Pulsars can be considered as the ultimate time-variable source. They show variations on time-scales ranging from nanoseconds to as long as years, and they emit over almost the entire electromagnetic spectrum. The dominant modulation is associated with the rotation period, which can vary from slighty more than a millisecond to upwards of ten seconds (if we include the magnetars). Variations on time-scales shorter than the pulse period are mostly associated with emission processes and are manifested as giant pulses, microstructure and sub-pulses (to name a few). On time-scales of a rotation to a few hundred rotations are other phenomena also associated with the emission, such as nulling, moding, drifting and intermittency.
By probing these and slightly longer time-scales we find that pulsars exhibit “glitches”, which are rapid variations in spin rates. They are believed to be related to the interaction between the superfluid interior of the neutron star and the outer crust. Detailed studies of glitches can reveal much about the properties of the constituents of neutron stars—the only way to probe the physics of material at such extreme densities. Time-scales of about an hour or longer reveal that some pulsars are in binary systems, in particular the most rapidly rotating systems. Discovering and studying those binary systems provides vital clues to the evolution of massive stars, while some of the systems are also the best probes of strong-field gravity theories; the elusive pulsar-black hole binary would be the ultimate system.
Pulsars are tools that allow us to probe a range of phenomena and time-scales. It is possible to measure the time of arrival of pulses from some pulsars to better than a few tens of nanoseconds over years, making them some of the most accurate clocks known. Concerning their rotation, deviations from sphericity may cause pulsars to emit gravitational waves which might then be detected by next-generation gravitational-wave detectors. Pulsars themselves can be used as the arms of a Galactic-scale gravitational-wave detector. Measuring correlated deviations in the arrival times of pulses from a number of pulsars distributed throughout the Galaxy could give rise to a direct detection of the stochastic gravitational-wave background, which is associated with the astrophysics of the early Universe—most likely from supermassive black-hole binary systems, but potentially also from cosmic strings. While they are famed for their clock-like rotational stability, some pulsars—in particular the more youthful ones—exhibit modulation in pulse arrival times, often called timing noise. It was recently demonstrated that in at least some cases this variability is deterministic and is associated with modulations in the pulsar emission properties and the spin-down rate. This breakthrough may lead to further improvements in the precision which can be achieved with pulsar timing, and enhance still further the ability to test theories of gravity directly and to make a direct detection of gravitational waves.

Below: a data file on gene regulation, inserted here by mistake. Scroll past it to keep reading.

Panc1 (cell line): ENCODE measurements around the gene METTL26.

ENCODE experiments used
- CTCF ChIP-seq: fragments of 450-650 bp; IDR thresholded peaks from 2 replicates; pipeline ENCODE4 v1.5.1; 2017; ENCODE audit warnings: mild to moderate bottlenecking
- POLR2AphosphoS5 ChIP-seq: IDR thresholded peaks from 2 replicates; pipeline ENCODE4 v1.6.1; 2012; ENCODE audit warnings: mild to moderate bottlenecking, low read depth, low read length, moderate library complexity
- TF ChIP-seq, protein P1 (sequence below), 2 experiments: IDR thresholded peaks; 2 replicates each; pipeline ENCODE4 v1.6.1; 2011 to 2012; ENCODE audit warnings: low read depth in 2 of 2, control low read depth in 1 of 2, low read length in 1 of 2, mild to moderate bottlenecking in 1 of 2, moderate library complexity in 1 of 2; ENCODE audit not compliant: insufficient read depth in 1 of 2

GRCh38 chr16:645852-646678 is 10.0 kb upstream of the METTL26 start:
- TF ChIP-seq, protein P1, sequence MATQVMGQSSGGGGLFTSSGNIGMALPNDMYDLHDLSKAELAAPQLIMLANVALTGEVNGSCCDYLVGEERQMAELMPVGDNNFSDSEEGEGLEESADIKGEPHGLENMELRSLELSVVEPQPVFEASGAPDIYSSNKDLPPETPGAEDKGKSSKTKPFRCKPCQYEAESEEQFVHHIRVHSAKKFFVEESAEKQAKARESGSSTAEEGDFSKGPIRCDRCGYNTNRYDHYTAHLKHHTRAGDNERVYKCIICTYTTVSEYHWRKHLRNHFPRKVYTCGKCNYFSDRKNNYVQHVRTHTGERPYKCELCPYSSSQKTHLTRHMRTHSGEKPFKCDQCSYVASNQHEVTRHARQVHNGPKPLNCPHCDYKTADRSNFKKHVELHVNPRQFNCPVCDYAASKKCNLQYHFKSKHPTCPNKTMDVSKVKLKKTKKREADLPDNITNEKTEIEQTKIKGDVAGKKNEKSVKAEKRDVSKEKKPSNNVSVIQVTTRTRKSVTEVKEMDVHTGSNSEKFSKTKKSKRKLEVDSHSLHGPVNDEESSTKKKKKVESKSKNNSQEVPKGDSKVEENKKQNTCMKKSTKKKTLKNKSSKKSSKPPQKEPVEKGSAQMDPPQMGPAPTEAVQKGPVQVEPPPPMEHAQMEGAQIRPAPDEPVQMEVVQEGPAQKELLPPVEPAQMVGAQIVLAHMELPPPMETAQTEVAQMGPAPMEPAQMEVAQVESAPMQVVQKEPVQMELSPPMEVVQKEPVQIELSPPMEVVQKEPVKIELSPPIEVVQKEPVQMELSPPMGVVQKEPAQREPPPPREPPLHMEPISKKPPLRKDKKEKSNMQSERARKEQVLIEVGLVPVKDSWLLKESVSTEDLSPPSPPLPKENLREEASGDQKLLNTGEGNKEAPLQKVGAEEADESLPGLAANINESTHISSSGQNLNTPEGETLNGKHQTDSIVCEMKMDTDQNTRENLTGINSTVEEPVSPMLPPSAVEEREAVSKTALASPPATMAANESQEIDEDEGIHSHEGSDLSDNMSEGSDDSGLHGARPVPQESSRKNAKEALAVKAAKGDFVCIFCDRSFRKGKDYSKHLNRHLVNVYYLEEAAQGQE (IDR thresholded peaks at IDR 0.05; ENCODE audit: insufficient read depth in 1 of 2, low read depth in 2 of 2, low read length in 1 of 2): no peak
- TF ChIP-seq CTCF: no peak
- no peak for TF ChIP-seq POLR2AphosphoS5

I presented some of the history of what is known about the variations in pulsars on all these time-scales and reviewed some of the recent achievements in our understanding of the phenomena. I also highlighted how new transients associated with radio-emitting neutron stars are being discovered, and how other transient sources are being identified by the same techniques. These continued improvements have come about without new telescopes, but the next generation of very sensitive wide-field instruments will permit observational cadences which will reveal many new manifestations and will further revolutionise our understanding of this class of objects which have such high astrophysical potential.